EPA to propose vehicle emissions standards to meet 'the urgency of the climate crisis' by July's end

EPA to propose vehicle emissions standards to meet 'the urgency of the climate crisis' by July's end
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The Environmental Protection Agency (EPA) is preparing to propose stricter emissions standards for vehicles by the end of July, EPA Administrator Michael ReganMichael ReganBiden to return to pre-Obama water protections in first step for clean water regulations Overnight Energy: Manchin grills Haaland over Biden oil and gas review | Biden admin reportedly aims for 40 percent of drivers using EVs by 2030 |  Lack of DOD action may have caused 'preventable' PFAS risks Nearly 140 Democrats urge EPA to 'promptly' allow California to set its own vehicle pollution standards MORE said Tuesday. 

Regan told Bloomberg News in an interview that the new standards would be sufficient to meet “the urgency of the climate crisis.”

“We need to go as far as we can to meet the demands of the day,” Regan added. “The science indicates we have a short window in time to reverse the path that we’re on and mitigate against certain climate impacts.”

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An EPA spokesperson told The Hill that the timeline was dictated by an executive order from President BidenJoe BidenThe Supreme Court and blind partisanship ended the illusion of independent agencies Missed debt ceiling deadline kicks off high-stakes fight Senate infrastructure talks spill over into rare Sunday session MORE that requires the administration to review the former Trump administration’s rule that relaxed the emissions limits by July.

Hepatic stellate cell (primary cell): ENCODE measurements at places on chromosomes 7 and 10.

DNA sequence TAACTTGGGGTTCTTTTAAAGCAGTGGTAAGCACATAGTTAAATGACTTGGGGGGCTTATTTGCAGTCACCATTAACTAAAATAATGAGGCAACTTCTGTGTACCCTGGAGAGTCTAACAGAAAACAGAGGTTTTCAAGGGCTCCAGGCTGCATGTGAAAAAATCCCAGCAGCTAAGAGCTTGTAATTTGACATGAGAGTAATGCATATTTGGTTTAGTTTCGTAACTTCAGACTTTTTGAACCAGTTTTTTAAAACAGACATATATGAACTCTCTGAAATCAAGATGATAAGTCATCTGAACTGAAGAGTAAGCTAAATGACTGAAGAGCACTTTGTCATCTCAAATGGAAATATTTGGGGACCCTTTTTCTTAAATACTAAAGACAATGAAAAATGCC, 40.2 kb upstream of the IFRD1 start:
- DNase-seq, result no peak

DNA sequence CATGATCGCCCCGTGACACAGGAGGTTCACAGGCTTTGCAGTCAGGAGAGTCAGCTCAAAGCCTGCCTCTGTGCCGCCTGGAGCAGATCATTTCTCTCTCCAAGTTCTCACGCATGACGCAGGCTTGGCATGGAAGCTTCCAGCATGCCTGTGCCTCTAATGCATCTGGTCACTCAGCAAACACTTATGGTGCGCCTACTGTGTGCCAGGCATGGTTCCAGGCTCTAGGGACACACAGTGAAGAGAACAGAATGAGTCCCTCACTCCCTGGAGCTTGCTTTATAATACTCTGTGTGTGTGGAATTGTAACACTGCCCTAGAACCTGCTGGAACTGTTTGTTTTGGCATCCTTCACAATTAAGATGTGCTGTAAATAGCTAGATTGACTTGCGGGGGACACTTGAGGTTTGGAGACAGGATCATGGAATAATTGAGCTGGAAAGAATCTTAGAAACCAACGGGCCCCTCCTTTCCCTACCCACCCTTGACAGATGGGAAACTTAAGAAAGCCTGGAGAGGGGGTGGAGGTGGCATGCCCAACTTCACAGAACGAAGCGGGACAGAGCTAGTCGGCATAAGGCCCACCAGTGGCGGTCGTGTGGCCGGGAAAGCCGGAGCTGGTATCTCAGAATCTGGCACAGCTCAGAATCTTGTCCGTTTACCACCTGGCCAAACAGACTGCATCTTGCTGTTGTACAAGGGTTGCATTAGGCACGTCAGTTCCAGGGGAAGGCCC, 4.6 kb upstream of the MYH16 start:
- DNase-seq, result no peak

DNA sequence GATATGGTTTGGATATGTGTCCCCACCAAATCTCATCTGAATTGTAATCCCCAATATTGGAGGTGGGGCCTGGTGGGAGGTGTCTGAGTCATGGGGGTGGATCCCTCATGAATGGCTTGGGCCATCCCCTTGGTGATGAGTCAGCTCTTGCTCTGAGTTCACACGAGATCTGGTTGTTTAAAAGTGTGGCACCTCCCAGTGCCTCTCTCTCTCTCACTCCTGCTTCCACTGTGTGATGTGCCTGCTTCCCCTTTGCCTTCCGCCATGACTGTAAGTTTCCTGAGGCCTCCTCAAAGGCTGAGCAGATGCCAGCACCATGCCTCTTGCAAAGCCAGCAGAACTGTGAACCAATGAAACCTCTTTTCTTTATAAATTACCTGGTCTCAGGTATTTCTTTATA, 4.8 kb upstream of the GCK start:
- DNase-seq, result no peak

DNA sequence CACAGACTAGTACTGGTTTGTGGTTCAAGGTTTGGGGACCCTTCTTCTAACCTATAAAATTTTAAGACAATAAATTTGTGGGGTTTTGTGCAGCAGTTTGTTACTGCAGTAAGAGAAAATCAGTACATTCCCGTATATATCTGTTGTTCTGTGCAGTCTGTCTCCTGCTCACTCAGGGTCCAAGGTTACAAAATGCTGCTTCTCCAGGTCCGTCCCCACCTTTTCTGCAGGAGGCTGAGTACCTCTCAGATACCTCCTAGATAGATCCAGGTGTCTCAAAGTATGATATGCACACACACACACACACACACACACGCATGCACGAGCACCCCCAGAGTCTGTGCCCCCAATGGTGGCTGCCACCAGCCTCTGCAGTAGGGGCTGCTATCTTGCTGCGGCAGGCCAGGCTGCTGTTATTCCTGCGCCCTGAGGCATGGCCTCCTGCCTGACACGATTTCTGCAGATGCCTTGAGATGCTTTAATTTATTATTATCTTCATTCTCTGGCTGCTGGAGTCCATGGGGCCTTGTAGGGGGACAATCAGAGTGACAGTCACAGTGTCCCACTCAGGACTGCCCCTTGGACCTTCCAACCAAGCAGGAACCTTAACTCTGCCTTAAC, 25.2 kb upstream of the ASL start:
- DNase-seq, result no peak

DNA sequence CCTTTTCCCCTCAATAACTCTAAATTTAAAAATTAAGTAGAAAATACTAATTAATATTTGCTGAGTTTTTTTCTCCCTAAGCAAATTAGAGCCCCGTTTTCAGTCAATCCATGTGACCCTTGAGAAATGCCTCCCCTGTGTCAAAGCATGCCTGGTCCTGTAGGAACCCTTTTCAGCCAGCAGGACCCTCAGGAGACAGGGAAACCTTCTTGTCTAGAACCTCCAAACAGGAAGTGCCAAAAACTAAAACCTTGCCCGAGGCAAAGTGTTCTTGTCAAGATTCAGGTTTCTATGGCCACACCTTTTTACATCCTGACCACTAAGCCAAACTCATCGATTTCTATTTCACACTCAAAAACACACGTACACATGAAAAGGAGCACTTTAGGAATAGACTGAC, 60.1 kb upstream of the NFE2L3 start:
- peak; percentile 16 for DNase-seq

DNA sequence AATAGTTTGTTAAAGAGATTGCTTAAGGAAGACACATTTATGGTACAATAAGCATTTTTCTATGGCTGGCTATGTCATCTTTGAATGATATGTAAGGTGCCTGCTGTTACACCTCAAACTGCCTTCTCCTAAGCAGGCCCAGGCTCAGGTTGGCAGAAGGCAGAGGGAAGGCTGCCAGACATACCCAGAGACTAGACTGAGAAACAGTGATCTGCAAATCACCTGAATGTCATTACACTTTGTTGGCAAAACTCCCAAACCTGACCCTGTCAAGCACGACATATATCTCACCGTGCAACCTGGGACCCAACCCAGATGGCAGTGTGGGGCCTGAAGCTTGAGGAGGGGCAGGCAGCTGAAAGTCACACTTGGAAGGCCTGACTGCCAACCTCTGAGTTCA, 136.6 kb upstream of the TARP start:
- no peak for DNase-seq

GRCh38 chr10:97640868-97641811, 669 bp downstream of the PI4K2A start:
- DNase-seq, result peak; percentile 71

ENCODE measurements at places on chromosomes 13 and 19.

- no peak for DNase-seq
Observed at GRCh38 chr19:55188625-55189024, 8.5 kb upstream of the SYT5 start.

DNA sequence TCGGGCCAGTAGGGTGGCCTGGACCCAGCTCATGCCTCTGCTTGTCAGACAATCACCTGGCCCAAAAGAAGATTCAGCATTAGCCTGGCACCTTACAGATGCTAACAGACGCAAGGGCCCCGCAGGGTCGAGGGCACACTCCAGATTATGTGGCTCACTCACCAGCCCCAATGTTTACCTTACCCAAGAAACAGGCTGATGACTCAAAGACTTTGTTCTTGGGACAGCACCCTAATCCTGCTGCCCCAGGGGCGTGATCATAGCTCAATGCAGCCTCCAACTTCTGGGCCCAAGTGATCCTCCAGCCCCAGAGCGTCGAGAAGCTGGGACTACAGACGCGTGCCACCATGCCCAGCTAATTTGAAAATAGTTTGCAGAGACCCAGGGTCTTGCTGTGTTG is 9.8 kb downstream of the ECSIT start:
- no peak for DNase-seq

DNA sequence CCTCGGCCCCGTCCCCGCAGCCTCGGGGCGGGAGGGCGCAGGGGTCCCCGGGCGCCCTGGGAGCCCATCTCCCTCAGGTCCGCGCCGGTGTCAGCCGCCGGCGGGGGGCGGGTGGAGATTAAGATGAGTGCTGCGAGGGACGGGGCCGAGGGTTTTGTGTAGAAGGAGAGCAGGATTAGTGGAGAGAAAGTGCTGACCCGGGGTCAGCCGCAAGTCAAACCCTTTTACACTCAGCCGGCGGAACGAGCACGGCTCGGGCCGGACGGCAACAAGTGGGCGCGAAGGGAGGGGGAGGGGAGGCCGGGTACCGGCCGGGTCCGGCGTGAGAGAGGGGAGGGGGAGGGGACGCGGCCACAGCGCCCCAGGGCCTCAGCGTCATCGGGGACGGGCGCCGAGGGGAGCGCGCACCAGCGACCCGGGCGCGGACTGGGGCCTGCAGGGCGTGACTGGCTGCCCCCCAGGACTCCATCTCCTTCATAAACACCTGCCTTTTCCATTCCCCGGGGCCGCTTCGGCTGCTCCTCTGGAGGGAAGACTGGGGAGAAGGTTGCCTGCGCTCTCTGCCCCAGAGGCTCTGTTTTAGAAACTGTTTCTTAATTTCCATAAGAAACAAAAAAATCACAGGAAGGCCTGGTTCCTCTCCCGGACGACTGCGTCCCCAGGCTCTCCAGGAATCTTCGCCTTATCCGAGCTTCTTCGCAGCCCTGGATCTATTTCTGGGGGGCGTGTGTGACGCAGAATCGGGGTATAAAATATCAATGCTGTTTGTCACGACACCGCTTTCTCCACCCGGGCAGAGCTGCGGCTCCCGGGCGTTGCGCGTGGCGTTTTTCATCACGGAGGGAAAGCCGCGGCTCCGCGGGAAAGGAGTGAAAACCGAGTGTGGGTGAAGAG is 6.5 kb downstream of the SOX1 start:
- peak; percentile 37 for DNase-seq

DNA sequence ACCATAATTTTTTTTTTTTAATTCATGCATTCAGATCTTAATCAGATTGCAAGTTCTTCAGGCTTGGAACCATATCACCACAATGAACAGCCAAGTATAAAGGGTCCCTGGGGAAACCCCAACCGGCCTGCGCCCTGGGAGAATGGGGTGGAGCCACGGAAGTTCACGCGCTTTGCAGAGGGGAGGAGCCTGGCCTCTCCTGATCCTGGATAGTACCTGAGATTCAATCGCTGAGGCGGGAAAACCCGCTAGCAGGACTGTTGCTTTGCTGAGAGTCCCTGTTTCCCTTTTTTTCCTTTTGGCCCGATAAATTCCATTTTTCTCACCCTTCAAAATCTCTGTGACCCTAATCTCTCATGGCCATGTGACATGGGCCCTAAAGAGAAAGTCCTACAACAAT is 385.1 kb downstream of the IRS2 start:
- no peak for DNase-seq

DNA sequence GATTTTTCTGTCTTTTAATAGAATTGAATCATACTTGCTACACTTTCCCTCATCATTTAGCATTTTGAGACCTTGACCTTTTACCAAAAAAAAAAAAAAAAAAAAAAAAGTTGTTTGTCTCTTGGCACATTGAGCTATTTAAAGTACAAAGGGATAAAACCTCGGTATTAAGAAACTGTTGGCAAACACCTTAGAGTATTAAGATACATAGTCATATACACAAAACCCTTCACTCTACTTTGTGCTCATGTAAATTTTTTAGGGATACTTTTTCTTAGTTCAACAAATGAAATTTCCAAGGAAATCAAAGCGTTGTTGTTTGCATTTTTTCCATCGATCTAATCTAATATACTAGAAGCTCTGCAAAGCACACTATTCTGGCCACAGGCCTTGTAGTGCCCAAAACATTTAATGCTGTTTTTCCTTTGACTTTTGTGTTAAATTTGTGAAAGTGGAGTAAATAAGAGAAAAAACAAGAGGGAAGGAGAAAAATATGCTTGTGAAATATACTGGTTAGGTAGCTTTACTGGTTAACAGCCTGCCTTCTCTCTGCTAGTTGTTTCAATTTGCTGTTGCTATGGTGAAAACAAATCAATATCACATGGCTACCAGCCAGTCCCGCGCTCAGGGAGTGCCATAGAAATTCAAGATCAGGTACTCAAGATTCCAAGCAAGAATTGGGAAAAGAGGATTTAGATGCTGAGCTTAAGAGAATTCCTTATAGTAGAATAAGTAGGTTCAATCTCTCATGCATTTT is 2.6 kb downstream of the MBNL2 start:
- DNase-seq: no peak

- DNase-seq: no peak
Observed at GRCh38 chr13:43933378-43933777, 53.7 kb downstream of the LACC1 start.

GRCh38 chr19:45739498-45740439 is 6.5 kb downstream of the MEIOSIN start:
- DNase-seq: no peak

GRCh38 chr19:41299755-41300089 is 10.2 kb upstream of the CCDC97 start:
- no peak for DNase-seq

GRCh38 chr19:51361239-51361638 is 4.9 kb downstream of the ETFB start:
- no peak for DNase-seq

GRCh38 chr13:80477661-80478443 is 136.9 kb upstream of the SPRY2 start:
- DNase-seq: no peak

The spokesperson confirmed that the EPA is on track to meet that timeline. 

That rule also loosened the requirement for fuel economy standards, which dictate how much gasoline per mile that the U.S. fleet can consume, which the Biden administration could also tighten. 

The executive order also requires a review this month of the decision to revoke California’s ability to set its own tailpipe emissions standards, which have been stricter than the federal government’s standards and adopted by a number of other states. 

Regan told Bloomberg that he is “a firm believer in the state’s statutory authority to lead.”

According to the news outlet, he also did not rule out the possibility for additional regulations in the future that would essentially ban new conventional gas-powered cars. 

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“We’re taking a strong look at what the science is urging us to do. We’re looking at where technologies are,” the administrator said. “We’re marrying our regulatory policy and what we have the statutory authority to do with where the science directs us and where the markets and technology are.”

The transportation sector is the largest source of greenhouse gas emissions in the country, making up 28 percent of the country’s emissions as of 2018, meaning that these standards could have major impacts on the country’s contribution to climate change. 

Regan’s comments come as some automakers look to increase the share of vehicles that are electric.